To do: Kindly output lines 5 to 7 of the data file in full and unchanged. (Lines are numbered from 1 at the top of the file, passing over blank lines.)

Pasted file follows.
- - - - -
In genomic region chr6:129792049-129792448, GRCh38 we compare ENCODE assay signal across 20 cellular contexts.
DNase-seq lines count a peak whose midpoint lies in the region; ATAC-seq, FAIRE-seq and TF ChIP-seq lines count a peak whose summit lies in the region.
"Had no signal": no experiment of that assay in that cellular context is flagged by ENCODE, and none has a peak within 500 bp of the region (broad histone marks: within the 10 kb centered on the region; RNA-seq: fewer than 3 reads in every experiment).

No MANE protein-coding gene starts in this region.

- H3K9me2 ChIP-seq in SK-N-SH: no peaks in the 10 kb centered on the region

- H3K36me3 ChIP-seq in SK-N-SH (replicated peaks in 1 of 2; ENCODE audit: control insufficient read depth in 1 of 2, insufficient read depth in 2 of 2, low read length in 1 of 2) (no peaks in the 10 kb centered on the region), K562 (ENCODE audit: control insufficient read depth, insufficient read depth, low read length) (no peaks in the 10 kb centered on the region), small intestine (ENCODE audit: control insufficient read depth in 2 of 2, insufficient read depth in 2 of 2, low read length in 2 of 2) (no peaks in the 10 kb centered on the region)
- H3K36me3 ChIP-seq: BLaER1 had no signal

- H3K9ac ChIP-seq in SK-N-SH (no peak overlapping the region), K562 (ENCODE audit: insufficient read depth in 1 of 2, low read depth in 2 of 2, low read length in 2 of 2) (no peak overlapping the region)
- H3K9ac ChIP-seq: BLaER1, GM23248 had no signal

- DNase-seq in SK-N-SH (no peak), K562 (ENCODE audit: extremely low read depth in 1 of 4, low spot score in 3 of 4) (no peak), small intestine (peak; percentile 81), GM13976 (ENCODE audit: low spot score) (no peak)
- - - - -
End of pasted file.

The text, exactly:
- H3K9me2 ChIP-seq in SK-N-SH: no peaks in the 10 kb centered on the region

- H3K36me3 ChIP-seq in SK-N-SH (replicated peaks in 1 of 2; ENCODE audit: control insufficient read depth in 1 of 2, insufficient read depth in 2 of 2, low read length in 1 of 2) (no peaks in the 10 kb centered on the region), K562 (ENCODE audit: control insufficient read depth, insufficient read depth, low read length) (no peaks in the 10 kb centered on the region), small intestine (ENCODE audit: control insufficient read depth in 2 of 2, insufficient read depth in 2 of 2, low read length in 2 of 2) (no peaks in the 10 kb centered on the region)
- H3K36me3 ChIP-seq: BLaER1 had no signal